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Hamlet (Dover Thrift Editions) Paperback – Unabridged

ISBN-13: 978-0486272788 ISBN-10: 0486272788 Edition: Reprint

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Product Details

  • Series: Dover Thrift Editions
  • Paperback: 128 pages
  • Publisher: Dover Publications; Reprint edition (September 24, 1992)
  • Language: English
  • ISBN-10: 0486272788
  • ISBN-13: 978-0486272788
  • Product Dimensions: 8 x 5.2 x 0.3 inches
  • Shipping Weight: 3.2 ounces (View shipping rates and policies)
  • Average Customer Review: 4.1 out of 5 stars  See all reviews (265 customer reviews)
  • Amazon Best Sellers Rank: #155,903 in Books (See Top 100 in Books)

Editorial Reviews

From Library Journal

The big H comes to Penguin's great revamped "Pelican Shakespeare" line. What else do you need to know? Buy it!
Copyright 2002 Cahners Business Information, Inc. --This text refers to an alternate Paperback edition.

Review

- The Annotated Shakespeare General Editor: Burton Raffel --This text refers to an alternate Paperback edition.

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Customer Reviews

Hamlet is the longest, most complicated and famous of Shakespeare's 39 plays.
C. M Mills
The text notes that are included with the play are very helpful to understand some of the more difficult language nuances that are inevitable with any Shakespeare.
Curtis Barton
For high school students, like me, I very strongly recommend this book, if you really like Shakespeare, and aren't looking for a quick read.
drew carrigan

Most Helpful Customer Reviews

16 of 16 people found the following review helpful By David S. Wellhauser on February 6, 2012
Format: Kindle Edition Verified Purchase
This is one of my favourite Shakespeare plays, but in the Kindle edition the footnotes are not activated. Because of this you have to go to the end of the scene/act to look up a word, phrase, or historical data...then there is the issue of getting back to where you were before.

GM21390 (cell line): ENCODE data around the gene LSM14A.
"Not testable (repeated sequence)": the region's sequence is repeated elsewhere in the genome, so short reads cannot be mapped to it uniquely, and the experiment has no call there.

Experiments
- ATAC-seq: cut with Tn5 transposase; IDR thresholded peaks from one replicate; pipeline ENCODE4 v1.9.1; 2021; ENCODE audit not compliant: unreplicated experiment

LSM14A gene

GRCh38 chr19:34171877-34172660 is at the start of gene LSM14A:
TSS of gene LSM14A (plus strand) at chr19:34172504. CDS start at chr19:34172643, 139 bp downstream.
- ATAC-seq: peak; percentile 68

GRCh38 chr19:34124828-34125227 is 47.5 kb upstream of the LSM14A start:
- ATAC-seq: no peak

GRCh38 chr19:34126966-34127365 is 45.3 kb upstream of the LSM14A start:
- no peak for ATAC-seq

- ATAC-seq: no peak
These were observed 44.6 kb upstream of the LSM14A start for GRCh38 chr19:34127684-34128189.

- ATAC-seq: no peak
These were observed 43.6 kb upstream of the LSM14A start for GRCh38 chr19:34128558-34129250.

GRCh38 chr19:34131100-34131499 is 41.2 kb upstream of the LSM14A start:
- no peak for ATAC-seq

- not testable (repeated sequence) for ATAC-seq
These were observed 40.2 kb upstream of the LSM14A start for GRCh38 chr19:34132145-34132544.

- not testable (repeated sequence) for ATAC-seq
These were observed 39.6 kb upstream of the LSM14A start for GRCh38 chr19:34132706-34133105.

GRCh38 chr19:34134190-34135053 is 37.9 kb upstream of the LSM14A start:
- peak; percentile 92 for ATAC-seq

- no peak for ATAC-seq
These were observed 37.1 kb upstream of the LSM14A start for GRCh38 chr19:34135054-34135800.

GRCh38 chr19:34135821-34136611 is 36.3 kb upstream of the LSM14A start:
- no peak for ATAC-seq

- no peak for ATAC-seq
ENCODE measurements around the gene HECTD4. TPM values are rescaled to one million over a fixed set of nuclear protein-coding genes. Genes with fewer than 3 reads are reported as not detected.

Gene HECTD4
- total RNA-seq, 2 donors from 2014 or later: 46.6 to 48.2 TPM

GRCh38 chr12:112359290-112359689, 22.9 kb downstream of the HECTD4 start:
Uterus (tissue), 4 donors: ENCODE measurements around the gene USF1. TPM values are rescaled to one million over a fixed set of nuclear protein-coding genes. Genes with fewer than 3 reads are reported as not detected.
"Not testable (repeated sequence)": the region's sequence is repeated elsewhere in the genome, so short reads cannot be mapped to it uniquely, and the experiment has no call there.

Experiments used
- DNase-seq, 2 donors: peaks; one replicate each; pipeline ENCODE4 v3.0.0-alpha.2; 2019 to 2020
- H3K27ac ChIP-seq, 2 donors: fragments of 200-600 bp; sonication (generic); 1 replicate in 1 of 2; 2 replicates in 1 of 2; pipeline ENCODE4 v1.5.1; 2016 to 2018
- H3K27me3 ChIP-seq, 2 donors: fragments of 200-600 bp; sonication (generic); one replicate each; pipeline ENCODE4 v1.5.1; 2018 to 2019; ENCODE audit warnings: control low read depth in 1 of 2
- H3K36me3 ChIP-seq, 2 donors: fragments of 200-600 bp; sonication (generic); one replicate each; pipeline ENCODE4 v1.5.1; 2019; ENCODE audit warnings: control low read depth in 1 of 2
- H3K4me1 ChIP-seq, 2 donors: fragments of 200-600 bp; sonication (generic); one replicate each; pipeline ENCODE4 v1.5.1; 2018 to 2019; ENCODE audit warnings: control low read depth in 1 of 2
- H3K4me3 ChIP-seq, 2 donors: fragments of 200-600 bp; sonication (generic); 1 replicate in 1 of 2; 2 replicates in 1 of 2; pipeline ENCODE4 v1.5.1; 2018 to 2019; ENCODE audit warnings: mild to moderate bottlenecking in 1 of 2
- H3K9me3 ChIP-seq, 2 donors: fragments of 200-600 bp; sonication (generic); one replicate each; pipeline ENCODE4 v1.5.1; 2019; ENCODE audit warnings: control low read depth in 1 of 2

Is it too much to ask for publishers to do their job, and stop producing substandard Kindle books thinking the consuming public will take whatever crap they offer us.

Remember, Amazon allows us to return Kindle books withing a week of purchase. All you have to do is go to Manage Your Kindle and then find where all your books are kept, from there you go to the Actions Tab and select Refund.

If we all begin to complain and return these books then publishers will get the message and begin to do their jobs correctly/thoughtfully.

Again, this is one of my favourite Shakespeare plays but I am NOT going to stand for substandard eBooks anymore.
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19 of 24 people found the following review helpful By R. J. Maxwell on November 11, 2004
Format: Mass Market Paperback
I hated Shakespeare in high school, partly because I could only understand about one word out of every three. Recently -- that is, thirty years post-high-school -- I forced myself to read it again, in the Signet edition, and was dumbfounded at how different my response was. All the difficult terms were explained at the bottom of each page in footnotes. I learned the difference between the two terms of address, "Sir" and "Sirrah," and a lot of other things as well. As an adolescent I asked myself why the hero didn't just kill Claudius right of the bat and have done with it. The reason, it seemed to me, is that there wouldn't have been any play. Hamlet refuses to use his sword on his uncle for the same reason the Indians don't shoot the horses when they're chasing the stagecoach. What a change time has wrought. I guess when you're a kid you don't know the meaning of the term "moral doubt" because so many things seem black and white. It takes a certain degree of maturation to realize that murdering a king because some ghost told you to is a bit morally -- well, fuzzy. For instance, can you be absolutely certain that you're doing it to avenge your father instead of being jealous about your mother's affections? Questions like that, which a thoughtful adult might ask himself, are enough to give anyone pause. It's a fascinating tragedy. Probably the best film about it is still Olivier's from 1947 or 1948, which won an Academy Award if that still means anything. The signet edition is extremely helpful too in providing brief critical essays that review the play from differing perspectives, the Freudian, the feminist, and so on.